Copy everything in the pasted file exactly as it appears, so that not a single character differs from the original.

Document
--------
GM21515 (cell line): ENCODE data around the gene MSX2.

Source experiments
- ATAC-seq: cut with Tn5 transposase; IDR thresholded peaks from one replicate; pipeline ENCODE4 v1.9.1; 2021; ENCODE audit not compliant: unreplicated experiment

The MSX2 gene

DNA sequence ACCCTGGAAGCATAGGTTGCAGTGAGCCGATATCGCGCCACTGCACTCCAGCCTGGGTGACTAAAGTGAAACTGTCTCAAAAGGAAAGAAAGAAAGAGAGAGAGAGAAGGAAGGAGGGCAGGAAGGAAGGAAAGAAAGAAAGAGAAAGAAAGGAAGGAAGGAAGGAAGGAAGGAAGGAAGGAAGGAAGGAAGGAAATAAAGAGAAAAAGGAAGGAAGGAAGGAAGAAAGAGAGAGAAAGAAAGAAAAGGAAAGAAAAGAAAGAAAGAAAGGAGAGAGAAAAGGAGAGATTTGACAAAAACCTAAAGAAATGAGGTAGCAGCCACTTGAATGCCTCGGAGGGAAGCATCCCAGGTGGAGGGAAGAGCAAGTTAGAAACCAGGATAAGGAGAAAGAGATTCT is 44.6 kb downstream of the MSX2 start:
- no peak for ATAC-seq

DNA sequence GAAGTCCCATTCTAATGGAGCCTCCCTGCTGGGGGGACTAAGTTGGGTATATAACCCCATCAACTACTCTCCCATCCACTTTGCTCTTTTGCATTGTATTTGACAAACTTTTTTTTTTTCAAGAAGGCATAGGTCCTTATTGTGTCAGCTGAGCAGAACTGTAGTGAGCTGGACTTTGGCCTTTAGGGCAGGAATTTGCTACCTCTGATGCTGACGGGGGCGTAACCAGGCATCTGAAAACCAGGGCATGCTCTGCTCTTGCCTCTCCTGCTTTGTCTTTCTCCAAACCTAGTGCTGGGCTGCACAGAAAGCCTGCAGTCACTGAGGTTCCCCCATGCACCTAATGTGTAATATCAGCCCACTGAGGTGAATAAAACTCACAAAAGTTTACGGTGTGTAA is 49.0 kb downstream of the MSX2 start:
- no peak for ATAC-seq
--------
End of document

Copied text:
GM21515 (cell line): ENCODE data around the gene MSX2.

Source experiments
- ATAC-seq: cut with Tn5 transposase; IDR thresholded peaks from one replicate; pipeline ENCODE4 v1.9.1; 2021; ENCODE audit not compliant: unreplicated experiment

The MSX2 gene

DNA sequence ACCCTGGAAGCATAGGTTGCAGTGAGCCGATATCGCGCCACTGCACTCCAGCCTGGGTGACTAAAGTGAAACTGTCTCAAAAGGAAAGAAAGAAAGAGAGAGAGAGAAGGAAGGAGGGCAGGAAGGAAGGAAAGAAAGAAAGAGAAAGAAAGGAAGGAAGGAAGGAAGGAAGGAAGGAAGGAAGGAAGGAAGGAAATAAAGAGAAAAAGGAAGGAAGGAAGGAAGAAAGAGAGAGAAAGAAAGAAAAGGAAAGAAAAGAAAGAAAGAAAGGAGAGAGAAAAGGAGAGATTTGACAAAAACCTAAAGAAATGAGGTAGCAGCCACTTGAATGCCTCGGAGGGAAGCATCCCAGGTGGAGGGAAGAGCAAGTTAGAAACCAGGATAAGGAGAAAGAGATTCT is 44.6 kb downstream of the MSX2 start:
- no peak for ATAC-seq

DNA sequence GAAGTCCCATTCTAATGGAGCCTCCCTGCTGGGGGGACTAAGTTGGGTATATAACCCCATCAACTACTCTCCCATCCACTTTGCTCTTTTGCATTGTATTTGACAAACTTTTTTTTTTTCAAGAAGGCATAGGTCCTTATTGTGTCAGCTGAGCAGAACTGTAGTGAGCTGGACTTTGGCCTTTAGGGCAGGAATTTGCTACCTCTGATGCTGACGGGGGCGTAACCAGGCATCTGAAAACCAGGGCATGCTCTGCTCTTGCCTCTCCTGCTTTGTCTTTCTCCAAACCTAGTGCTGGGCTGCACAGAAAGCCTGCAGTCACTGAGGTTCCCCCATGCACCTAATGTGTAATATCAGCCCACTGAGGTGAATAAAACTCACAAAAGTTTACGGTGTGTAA is 49.0 kb downstream of the MSX2 start:
- no peak for ATAC-seq